Teaching children appropriate language: Part 1
What is appropriate language for children?
Language is a combination of words, gestures and social skills that work together as a system to help us communicate with others. Language is the way that we express our thoughts, feelings and connect with others. Being able to communicate with others effectively is necessary for academic and life success. Appropriate language promotes the development of children’s social and emotional competencies, social awareness, self-regulation, relationship skills, self-management and self-awareness.
Teaching your child about appropriate speech and language for different environments, individuals and situations.
Appropriate language varies based on ages and stages
Identifying age appropriate language for your child is vital in teaching them how to be a respectful peer, student and family member. Remember to consider your child’s age and their development stage (what they are ready to be learning). Although there are some age-appropriate milestones of speaking, knowing your child’s norms will help you determine realistic goals and expectations for language.
Appropriate language changes in different contexts
Part of teaching appropriate language for your child is learning what language is appropriate for different situations. It is important to emphasize that different environments call for different voice tones, volume and diction (the words and phrases you choose when speaking or writing like “joyful” versus “happy”).
For example, when your child is playing on the swing set with their peers, loud voices and rowdy behavior are acceptable. It is OK to yell, run and jump when you are outside playing. However, this behavior would not be acceptable in a library. Appropriate behavior in a library includes walking, whispering and being respectful of others' space. Educating your child on the social norms, environments, culture and society is important, as they need to learn these skills in order to become socially responsible and aware.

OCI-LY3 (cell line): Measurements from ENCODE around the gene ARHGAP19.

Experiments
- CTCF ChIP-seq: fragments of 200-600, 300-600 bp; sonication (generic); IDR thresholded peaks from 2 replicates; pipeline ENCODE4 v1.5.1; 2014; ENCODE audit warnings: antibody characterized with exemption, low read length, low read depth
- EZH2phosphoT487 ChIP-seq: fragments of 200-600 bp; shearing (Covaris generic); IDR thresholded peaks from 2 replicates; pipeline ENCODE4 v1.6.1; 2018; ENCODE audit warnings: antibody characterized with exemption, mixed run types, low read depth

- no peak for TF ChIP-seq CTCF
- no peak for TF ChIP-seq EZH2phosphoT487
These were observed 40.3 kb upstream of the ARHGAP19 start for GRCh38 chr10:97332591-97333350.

Appropriate language depends on who you are talking to
When using language, you will change vocabulary or language depending on your audience. For example, the way you talk to peers is not the same way you are going to talk to a teacher, coach, or doctor. Teaching children appropriate vocabulary for different individuals is necessary in order to be respectful, especially to adults and other people who deserve respect. Talk about how they should greet and speak to a teacher or other adult. Should they say sir or ma’am? Should they raise their hand if they want to speak? Talk through what the rules or expectations are.
Appropriate language is dynamic
Social norms and acceptable behaviors are always changing, and appropriate language is constantly changing too. Consider your own cultural customs and norms, as well as others while teaching your child appropriate language. For example, teach your child that certain words are hurtful, harmful or derogatory towards others. Language is always changing so those words will change too. It is important to continuously educate yourself and your child on appropriate words in order to be respectful of others.
Investing time in teaching your child appropriate language is not an easy task, although an invaluable one. Considering these aspects while teaching your child appropriate language can help their development of becoming a respectful member of your family, culture and society.
For more information about appropriate language, check out these resources from Michigan State University Extension:
- Tips For Reading With Children
- Your Child's Language Development Part 1Your Child's Language Development Part 2
- ABCs of Early Literacy
- Selecting Books for Children
- Language Development - Part 1: Relationships at the Roots
- Language Development - Part 2: Principles that are the Stem and Branch of Speech
- Language Development: The Journey Through The First Two Years
- Teaching your child to disagree respectfully: Language for disagreeing
- Language is powerful! What do you convey in the words you use with boys?
- Language is powerful! What do you convey in the words you use with girls?
- Kindergarten Readiness: Language and Literacy